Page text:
[On screen text: Nicole Lee, Victim Survivors’ Advisory Council member 2016-2019]
Nicole Lee: If we can't face the confronting stories then we're not going to make any change and VSAC brings the reality it brings the stories it brings the reality it brings these things that are confronting because they are that's that's all there is to it to do this work well it is confronting. If it wasn't we wouldn't have had a whole Royal Commission into it if it wasn't confronting and horrific it wouldn't be this huge problem that we have and and I think the ability of VSAC to bring that to the table and to make people listen is one of our huge strengths.
[On screen text: Layla Alwan, Victim Survivors’ Advisory Council member 2016-2019]
Layla Alwan: My daughter was happy when she saw the email I told her 'look at this, I work with VSAC'. When I see some women in my culture call me and I give her the number for their safety hubs or InTouch she (my daughter) says 'mum you help too much women, you do good work' I say yeah I like to study and maybe work as a social worker in the future.
Rosie Batty: Out of tragedy you can make good so I do recognize that for many victims of family violence it's really difficult to be heard but when you have someone with an experience no just like myself but everybody else it's very hard not to be emotionally challenged and realize that you have a duty to do something about this issue.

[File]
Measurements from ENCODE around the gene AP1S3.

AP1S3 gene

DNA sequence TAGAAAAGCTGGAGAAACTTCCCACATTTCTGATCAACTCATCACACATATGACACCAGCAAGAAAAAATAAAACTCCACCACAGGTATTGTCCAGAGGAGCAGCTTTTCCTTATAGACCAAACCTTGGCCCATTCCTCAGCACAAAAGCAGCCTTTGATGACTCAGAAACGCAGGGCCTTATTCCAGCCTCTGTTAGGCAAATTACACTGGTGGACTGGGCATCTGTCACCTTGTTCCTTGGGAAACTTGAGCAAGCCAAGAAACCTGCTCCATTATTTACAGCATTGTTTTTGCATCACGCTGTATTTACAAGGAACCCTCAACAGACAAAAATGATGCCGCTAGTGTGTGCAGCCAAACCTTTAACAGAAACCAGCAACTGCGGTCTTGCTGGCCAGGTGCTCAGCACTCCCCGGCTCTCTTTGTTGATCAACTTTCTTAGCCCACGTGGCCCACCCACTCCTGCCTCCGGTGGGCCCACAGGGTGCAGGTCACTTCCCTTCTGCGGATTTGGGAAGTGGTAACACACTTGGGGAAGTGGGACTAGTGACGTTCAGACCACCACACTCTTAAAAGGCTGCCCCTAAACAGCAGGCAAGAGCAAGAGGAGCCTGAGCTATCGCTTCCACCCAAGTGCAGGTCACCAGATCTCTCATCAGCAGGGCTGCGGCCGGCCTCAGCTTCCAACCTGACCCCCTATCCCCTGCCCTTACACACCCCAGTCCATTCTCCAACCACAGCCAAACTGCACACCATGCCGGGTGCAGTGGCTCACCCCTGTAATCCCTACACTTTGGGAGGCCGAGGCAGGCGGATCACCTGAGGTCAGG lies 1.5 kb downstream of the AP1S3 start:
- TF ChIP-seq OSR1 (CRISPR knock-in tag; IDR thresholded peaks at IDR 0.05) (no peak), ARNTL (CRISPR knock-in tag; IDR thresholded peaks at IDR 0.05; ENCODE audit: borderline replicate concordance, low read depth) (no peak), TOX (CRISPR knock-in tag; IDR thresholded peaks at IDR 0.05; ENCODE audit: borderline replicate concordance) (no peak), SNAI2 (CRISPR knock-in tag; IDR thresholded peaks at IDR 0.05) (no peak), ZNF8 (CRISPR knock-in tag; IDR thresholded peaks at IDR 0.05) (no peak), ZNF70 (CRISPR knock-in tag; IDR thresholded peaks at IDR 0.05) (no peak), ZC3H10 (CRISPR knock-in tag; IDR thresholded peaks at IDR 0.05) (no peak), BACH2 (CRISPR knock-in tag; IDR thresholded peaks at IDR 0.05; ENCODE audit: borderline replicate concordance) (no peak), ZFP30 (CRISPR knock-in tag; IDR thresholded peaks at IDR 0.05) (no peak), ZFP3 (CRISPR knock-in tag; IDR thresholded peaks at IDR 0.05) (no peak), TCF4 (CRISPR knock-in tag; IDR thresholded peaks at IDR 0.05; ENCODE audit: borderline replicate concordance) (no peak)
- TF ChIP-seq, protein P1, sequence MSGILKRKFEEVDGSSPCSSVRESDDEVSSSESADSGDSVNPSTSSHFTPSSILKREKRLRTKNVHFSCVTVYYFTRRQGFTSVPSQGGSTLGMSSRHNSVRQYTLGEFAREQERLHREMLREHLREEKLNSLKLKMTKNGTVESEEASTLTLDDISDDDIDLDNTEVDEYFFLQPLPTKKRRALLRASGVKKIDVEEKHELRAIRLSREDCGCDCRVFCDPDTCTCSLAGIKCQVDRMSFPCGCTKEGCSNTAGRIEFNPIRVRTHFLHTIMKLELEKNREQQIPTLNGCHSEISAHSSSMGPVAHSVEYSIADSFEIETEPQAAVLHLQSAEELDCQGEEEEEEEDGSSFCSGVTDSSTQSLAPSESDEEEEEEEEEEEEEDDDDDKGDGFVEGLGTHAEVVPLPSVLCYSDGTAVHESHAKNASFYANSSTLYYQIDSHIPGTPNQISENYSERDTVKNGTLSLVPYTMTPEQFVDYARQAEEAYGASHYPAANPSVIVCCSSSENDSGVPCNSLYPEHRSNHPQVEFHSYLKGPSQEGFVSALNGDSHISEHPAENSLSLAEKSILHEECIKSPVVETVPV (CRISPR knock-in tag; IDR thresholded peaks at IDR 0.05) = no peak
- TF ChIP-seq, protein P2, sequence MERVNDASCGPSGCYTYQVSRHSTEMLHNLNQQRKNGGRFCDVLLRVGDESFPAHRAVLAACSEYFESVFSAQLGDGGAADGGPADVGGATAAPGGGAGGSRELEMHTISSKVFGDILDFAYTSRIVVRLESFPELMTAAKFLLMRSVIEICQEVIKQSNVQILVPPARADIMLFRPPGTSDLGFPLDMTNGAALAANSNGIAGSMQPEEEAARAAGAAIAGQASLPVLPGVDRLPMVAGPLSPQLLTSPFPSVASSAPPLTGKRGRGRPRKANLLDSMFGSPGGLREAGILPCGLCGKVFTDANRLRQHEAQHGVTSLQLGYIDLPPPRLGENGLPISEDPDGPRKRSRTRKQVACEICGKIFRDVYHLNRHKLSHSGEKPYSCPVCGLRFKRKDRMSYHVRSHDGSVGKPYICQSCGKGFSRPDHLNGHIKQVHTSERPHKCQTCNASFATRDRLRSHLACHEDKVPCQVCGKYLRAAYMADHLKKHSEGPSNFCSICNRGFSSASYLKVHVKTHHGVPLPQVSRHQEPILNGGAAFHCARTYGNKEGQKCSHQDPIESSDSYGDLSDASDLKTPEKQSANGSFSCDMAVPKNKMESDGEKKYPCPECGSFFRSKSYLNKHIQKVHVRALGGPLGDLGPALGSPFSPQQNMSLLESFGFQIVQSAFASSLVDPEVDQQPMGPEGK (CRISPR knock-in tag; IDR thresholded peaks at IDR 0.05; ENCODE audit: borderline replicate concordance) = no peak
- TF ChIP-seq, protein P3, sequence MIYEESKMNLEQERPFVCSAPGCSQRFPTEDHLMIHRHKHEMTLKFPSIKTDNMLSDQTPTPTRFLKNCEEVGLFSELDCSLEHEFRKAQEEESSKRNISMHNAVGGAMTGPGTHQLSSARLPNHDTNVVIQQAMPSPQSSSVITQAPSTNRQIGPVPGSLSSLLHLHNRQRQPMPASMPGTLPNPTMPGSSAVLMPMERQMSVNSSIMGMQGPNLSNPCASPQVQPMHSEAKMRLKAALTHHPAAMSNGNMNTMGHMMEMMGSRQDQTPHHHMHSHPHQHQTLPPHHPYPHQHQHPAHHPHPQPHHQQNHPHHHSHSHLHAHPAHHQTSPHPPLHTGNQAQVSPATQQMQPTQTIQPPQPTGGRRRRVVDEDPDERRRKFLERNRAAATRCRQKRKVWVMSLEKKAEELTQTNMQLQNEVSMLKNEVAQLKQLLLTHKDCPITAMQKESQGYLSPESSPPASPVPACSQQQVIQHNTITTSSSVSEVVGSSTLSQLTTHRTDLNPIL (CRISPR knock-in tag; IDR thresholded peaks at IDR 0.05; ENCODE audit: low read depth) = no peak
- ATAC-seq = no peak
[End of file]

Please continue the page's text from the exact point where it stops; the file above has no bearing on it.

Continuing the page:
[On screen text: Tarang Chawla, Victim Survivors’ Advisory Council member 2016-2019]
Tarang Chawla: The members of VSAC have brought such dignity of self and character and on a purely professional level, intelligence. Seeing people as individuals grow you know because they've come on their own journey in that time. Being able to be a part of that with other people's journeys as well, it's really profound and it's something that I enjoy about the council and it's something that I've taken great pride and enjoyment in.